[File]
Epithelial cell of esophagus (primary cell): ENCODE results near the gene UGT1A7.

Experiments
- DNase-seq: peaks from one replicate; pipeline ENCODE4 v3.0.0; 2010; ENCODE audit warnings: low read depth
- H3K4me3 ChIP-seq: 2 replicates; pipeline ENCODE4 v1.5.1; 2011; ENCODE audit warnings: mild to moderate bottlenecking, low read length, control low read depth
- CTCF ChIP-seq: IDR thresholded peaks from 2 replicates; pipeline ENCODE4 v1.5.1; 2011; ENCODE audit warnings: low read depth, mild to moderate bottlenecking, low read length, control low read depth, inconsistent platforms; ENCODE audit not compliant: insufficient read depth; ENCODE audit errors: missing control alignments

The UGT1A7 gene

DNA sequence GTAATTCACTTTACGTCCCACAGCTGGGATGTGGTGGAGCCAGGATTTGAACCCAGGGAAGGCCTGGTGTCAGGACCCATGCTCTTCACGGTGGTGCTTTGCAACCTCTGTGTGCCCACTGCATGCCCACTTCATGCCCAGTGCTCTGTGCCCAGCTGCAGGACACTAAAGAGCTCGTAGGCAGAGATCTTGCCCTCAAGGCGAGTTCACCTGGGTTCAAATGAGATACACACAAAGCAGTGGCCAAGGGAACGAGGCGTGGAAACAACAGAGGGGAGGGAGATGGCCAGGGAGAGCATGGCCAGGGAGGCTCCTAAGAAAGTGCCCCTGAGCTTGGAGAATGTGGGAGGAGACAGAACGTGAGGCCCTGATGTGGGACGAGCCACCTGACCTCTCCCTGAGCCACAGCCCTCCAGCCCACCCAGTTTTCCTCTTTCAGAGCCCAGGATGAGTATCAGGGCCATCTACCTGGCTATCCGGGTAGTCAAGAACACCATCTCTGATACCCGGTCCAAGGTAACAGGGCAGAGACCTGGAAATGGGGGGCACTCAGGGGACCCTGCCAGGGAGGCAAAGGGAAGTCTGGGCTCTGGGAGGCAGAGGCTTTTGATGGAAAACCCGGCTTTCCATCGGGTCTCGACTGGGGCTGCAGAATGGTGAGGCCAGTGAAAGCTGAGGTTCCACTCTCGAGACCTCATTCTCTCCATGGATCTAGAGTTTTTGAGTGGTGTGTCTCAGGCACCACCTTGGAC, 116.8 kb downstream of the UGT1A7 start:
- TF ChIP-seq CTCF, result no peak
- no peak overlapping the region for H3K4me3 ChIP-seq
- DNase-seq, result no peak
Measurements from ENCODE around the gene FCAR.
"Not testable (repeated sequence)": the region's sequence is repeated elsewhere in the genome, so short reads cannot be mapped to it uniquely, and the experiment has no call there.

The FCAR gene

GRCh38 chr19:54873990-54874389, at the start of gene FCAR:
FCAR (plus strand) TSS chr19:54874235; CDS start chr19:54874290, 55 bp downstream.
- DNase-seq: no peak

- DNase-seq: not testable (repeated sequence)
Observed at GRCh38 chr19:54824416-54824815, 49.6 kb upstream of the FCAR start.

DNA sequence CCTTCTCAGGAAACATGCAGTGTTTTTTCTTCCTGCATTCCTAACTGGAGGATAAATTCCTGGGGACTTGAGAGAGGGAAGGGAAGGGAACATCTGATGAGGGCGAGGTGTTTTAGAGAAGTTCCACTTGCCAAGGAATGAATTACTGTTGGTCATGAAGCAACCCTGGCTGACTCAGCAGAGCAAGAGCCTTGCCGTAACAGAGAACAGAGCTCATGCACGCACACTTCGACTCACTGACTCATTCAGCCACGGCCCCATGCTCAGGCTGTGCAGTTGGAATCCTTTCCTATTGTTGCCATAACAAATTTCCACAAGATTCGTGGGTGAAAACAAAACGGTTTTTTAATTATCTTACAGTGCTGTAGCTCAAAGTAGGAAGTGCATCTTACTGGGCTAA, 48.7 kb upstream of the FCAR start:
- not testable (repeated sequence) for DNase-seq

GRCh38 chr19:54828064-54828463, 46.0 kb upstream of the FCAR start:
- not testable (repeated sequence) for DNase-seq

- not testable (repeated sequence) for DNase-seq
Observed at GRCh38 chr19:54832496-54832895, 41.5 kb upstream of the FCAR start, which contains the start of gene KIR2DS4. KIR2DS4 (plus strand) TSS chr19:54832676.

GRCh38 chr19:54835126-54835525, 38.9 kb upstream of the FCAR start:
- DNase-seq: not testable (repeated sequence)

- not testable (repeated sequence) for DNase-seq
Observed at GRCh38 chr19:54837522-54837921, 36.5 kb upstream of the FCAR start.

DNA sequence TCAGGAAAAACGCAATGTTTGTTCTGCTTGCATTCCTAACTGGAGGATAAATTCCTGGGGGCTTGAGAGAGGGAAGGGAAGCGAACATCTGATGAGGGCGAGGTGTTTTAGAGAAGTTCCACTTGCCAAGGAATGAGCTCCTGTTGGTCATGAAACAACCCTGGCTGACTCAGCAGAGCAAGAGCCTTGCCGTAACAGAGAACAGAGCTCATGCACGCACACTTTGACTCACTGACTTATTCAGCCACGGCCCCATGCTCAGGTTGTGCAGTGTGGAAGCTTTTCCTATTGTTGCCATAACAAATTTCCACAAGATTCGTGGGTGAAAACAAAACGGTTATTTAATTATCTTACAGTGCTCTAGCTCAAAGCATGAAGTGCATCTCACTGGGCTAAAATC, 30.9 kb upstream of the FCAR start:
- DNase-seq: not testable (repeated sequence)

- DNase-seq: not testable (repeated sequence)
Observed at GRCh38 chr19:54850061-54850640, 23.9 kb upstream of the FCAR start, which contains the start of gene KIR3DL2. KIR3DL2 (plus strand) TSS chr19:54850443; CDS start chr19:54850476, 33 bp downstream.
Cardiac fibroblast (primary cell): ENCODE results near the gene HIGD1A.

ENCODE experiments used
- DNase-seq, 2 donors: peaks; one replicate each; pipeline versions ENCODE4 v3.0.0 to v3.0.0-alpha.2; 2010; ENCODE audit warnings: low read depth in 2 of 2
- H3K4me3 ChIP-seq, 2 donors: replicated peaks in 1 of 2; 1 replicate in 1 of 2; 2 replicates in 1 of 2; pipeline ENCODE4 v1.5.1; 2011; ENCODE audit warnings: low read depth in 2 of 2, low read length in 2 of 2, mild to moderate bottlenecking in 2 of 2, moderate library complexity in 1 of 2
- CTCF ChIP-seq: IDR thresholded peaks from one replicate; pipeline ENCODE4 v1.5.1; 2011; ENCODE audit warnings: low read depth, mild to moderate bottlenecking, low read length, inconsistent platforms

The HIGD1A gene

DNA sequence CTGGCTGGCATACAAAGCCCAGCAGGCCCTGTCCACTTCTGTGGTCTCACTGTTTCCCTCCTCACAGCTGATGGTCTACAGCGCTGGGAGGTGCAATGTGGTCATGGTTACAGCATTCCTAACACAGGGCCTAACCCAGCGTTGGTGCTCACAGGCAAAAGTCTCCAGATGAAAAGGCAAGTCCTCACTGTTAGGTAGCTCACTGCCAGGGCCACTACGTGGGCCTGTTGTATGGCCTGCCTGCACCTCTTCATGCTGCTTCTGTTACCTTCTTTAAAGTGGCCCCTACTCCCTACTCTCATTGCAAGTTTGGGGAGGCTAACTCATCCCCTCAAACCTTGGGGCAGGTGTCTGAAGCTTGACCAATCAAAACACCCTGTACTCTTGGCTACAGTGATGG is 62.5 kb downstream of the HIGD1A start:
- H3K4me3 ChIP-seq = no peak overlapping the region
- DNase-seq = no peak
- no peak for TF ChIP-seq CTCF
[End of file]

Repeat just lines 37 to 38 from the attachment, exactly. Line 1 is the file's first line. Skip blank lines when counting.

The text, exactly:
- CTCF ChIP-seq: IDR thresholded peaks from one replicate; pipeline ENCODE4 v1.5.1; 2011; ENCODE audit warnings: low read depth, mild to moderate bottlenecking, low read length, inconsistent platforms

The HIGD1A gene